Lane: An extension of that going forward is to get more content. BroadwayHD is going to be much more active in producing and partnering with live stage productions to shoot for BroadwayHD exclusively. We're already talking to many producers about not only shows that have been done and are touring companies, but shows that are about to be done, shows that haven't been on Broadway yet. In fact, shows that are hoping to come to Broadway and want to use BroadwayHD as a platform to market their show and raise money to say, "Listen, this is the show we want to bring to Broadway. You saw it up in Canada. This is the production. We want to bring it to Broadway." They actually see us as a money enhancer for their product. We see a big expansion there. We're just scratching the surface of what we have here, but we're the pioneers. The wilderness is out there for us, so we're ready to go.
Beyond these other accessibility issues, how are you trying to address issues of diversity around Broadway in specific and the theater in general?
Comley: The demographic of the Broadway ticket buyer is a female over 40, white, higher disposable income, and a master's degree. That is even more exaggerated once you do the touring theaters and who gets to see those shows. It's all made primarily by white men. So how come all these women are buying these tickets but none of the shows are written by women? If you look at the last full season, there were like two female directors, two composers, one playwright, and one lyricist.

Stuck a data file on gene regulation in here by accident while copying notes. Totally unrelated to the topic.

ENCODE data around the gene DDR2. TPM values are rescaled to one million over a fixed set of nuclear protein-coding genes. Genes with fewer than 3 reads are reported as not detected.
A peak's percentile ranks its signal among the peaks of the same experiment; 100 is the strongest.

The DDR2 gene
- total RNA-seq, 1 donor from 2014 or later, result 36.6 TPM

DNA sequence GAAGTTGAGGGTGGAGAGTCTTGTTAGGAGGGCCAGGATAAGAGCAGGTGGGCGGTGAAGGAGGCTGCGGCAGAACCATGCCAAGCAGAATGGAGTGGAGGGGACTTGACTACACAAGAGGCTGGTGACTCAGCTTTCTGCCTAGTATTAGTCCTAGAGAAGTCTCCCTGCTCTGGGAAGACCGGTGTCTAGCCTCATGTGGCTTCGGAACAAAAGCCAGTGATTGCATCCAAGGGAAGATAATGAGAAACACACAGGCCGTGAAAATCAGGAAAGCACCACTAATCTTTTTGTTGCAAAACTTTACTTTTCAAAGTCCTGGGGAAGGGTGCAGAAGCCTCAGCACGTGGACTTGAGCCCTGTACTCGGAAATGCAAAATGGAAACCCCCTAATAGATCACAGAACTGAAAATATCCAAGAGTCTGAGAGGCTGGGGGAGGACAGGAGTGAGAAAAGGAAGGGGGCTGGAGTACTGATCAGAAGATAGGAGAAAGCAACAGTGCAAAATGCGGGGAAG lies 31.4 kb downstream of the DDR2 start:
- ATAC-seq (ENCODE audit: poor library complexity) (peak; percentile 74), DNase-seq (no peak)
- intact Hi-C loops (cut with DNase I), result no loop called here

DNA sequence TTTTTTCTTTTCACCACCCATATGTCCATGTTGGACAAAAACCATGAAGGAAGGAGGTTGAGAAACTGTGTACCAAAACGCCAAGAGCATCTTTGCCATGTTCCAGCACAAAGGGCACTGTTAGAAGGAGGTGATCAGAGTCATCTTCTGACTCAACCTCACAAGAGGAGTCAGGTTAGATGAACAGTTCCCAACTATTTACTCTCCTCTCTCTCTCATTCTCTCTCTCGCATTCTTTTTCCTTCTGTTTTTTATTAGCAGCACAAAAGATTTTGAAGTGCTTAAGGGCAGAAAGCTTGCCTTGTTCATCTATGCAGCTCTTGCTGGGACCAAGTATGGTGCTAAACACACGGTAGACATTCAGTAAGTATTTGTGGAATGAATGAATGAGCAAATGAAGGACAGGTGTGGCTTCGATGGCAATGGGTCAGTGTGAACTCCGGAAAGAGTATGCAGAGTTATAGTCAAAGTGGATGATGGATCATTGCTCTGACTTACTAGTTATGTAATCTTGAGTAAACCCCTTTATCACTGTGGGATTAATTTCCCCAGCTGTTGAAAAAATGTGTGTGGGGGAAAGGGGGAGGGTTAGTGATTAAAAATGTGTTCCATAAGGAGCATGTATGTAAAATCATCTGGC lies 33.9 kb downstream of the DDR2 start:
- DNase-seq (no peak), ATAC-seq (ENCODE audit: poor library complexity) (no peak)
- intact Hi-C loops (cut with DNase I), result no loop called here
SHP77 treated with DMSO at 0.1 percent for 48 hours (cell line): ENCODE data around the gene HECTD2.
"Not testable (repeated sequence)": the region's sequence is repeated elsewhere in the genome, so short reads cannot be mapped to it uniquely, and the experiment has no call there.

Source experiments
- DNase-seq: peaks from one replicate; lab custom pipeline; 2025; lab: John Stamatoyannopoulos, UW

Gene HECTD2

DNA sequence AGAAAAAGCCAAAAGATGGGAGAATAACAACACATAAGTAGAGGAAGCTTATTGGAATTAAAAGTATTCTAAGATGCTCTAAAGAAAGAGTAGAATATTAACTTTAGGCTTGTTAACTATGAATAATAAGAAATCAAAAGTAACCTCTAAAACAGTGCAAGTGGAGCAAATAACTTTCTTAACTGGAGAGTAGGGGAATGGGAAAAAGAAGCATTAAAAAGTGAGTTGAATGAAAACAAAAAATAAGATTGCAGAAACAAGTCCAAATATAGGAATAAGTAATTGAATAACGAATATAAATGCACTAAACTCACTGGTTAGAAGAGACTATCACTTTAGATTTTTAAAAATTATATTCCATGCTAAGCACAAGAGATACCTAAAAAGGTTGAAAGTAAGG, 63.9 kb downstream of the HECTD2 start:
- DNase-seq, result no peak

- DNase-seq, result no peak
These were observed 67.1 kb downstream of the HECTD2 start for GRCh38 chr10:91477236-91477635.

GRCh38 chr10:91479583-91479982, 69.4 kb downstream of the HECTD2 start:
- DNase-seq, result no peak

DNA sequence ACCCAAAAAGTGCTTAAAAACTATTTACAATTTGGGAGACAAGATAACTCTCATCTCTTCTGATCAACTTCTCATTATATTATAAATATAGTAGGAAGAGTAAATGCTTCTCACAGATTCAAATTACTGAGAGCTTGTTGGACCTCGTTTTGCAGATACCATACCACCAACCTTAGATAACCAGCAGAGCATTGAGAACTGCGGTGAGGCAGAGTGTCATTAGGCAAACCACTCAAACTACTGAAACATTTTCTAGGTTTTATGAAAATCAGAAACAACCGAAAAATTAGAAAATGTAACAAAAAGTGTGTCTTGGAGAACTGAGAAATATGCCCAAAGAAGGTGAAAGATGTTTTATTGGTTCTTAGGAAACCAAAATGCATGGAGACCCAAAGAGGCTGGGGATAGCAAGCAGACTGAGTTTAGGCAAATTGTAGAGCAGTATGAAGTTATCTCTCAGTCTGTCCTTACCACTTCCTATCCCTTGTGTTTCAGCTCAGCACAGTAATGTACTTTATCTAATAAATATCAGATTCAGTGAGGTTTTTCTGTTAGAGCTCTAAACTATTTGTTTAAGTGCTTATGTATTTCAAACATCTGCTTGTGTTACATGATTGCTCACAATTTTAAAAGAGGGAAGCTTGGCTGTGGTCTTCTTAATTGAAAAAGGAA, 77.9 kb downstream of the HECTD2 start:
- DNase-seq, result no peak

Imagine the amount of people that would come in if you had different stories. And the BIPOC community is even less represented. So, when we see shows that are the high-quality shows like Pipeline, like Indecent—these things that we can then put out for the rest of the world, and they can inspire. So, it's not just the accessibility of who gets to see the shows, but whose shows get to be seen. I think that's a huge responsibility for us and an honor to be able to present those things.
[This article appears in the June 2021 issue of Streaming Media Magazine]